Letters and Manuscripts — Volume 2 (1869 - 1875)


Lt 3, 1875

Smith, Brother and Sister [Uriah]

San Francisco, California

November 12, 1875

Previously unpublished.

Dear Brother and Sister Smith:

While on the sleeping cars, the first night after we left Denver, Colorado, I had a striking dream which I wrote the next morning while on the cars. I thought I had written the same to you, but think I may not have done so. I will copy that which I have written on the cars. 2LtMs, Lt 3, 1875, par. 1

I dreamed that a man in authority appointed a number of us to work in a large field where there were evergreens interspersed with small, stunted trees which appeared destitute of verdure. They had the appearance of trees that the fire had passed over, and scorched them, and dried up the sap and crisped the leaves until they showed no signs of life. There seemed to be not a living branch on them. We were directed to work carefully and plow up these dead trees, but in no case root up the evergreens or even loosen the roots. My husband and myself led out in the work. There seemed to be many at work in different parts of this large field. 2LtMs, Lt 3, 1875, par. 2

You, Brother Uriah, stood watching us with intense interest, fearing we should plow up some of the living trees. You cautioned us not to plow so deep and thorough, for in our efforts to break up every part of the ground you feared that the roots of the living trees would be disturbed. You seemed anxious and excited. Said you, You know, Brother White, our director said we must all observe the greatest care and in no case root out or loosen even the roots of a living tree. My husband responded, Our director also said we must all work in earnest, perseveringly and put the plow in deep and plow out the leafless, dead, cumbrous trees. 2LtMs, Lt 3, 1875, par. 3

While you are watching us, what are you doing? You must not be merely a looker-on, but come and help us. 2LtMs, Lt 3, 1875, par. 4

With you and others to help us who are now only watching us, we can the more carefully and courageously put the plow in deep and take out the dead and useless trees without endangering the living growth of evergreens. “I remember,” said my husband, “if the dead trees were very closely set and united to the living, that in rooting them out we should endanger the roots of the living trees; therefore we should let them remain. In remaining, the living tree will never impart life to the dead, but the dead will drop of itself in time. Although the roots of the dead tree may be closely entwined with the living, when it falls of itself the living tree will stand firmly while the dead tree drops. 2LtMs, Lt 3, 1875, par. 5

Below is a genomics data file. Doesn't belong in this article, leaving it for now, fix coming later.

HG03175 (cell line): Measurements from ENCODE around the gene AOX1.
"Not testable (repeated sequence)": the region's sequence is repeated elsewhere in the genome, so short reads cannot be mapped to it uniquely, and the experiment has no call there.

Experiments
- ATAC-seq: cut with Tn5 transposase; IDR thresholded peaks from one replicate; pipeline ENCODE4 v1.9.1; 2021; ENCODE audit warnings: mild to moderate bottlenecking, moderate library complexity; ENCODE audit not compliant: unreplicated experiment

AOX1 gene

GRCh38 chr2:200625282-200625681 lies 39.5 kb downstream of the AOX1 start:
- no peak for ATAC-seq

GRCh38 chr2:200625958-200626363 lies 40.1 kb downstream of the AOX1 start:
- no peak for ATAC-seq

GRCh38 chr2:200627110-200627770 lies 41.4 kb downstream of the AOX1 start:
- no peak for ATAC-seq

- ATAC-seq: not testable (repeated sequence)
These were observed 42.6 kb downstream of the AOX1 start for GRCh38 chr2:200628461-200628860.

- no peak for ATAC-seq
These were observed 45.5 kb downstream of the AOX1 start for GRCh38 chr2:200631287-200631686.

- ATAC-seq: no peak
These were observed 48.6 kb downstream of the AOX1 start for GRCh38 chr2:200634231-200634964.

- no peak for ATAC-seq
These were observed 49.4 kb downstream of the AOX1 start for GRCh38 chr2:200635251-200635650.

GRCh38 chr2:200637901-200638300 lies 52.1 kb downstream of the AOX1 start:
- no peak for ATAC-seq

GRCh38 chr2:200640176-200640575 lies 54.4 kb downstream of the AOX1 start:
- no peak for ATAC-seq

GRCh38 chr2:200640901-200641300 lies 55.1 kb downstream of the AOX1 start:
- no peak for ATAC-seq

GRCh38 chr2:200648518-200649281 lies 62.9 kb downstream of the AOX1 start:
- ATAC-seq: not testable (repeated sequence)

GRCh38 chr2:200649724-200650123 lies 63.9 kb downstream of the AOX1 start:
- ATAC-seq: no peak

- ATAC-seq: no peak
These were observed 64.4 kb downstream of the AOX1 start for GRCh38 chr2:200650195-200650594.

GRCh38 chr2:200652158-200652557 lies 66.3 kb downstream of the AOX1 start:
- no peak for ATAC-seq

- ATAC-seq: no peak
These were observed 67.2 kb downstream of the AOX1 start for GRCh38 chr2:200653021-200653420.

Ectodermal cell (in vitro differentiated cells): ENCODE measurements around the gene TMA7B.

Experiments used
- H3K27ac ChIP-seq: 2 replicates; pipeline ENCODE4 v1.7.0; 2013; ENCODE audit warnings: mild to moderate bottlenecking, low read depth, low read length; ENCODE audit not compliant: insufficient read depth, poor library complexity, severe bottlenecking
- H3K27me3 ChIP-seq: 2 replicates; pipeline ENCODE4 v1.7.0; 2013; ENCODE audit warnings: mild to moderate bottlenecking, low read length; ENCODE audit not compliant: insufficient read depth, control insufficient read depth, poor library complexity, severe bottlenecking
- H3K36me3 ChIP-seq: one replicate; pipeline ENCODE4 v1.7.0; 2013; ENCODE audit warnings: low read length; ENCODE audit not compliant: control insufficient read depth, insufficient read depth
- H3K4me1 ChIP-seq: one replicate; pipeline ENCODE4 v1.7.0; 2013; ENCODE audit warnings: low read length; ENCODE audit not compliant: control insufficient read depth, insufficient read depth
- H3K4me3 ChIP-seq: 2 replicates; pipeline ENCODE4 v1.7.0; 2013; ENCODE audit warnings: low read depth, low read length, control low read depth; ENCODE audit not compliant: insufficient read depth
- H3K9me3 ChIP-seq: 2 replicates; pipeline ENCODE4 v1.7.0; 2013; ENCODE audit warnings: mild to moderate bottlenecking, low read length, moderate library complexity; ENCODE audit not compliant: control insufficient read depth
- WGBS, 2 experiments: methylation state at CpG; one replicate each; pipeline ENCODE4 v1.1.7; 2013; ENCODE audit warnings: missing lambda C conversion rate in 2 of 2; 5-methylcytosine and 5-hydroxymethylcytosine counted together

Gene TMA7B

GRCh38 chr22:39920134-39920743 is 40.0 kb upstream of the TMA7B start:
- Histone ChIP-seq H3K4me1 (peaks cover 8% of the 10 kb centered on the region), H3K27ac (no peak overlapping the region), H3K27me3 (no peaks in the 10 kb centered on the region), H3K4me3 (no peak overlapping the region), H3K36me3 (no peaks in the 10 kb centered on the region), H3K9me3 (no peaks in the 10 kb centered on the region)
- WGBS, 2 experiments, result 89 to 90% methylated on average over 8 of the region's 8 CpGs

Uriah, you then came into the field and began to work with us. Immediately we seemed to be in meeting. A large number were attending. James seemed to be in the center of the congregation. Brother Smith was upon the platform. You arose and commenced singing. The tune was, “And are you not afraid some storm your bark will overwhelm,” etc., but different words appropriate for the occasion. You seemed to feel deeply the sentiment of the hymn. You seemed to be very much in earnest and animated, and finally you seemed to be lost to yourself, for the power and Spirit of God was upon you. A light shone all around you. You began to draw near to where my husband was sitting, saying at every step, “Bless the Lord, O my soul, and forget not all His benefits.” [Psalm 103:2.] 2LtMs, Lt 3, 1875, par. 6

When you reached my husband you put your arms around him and clasped him around the neck. Your head was upon his shoulder. Your face was all aglow with heavenly light, and you were saying, “United we stand; divided, I fall. My soul shall be one with your soul, for this God designed. Our efforts shall be one, our interests one. I have left you to bear the brunt of the burden. I have lost much in so doing.” You both wept and praised God together. I was happy indeed, and all present seemed to partake of the spirit of the meeting. 2LtMs, Lt 3, 1875, par. 7

One brother I cannot call to mind, repeated several times, “Mine eyes have seen Thy salvation; I will rejoice and be glad. Brethren, this is like the day of Pentecost.” 2LtMs, Lt 3, 1875, par. 8

I awoke and felt very happy, and found myself in the berth of the sleeping car, going to California. I should have written this before, but we have had to labor every Sabbath and first day, besides two or three evenings in the week, visiting and praying with families, and writing every spare moment personal testimonies. I have been seriously afflicted withal, have had a very distressing cough for six weeks. I am now better of my cough. 2LtMs, Lt 3, 1875, par. 9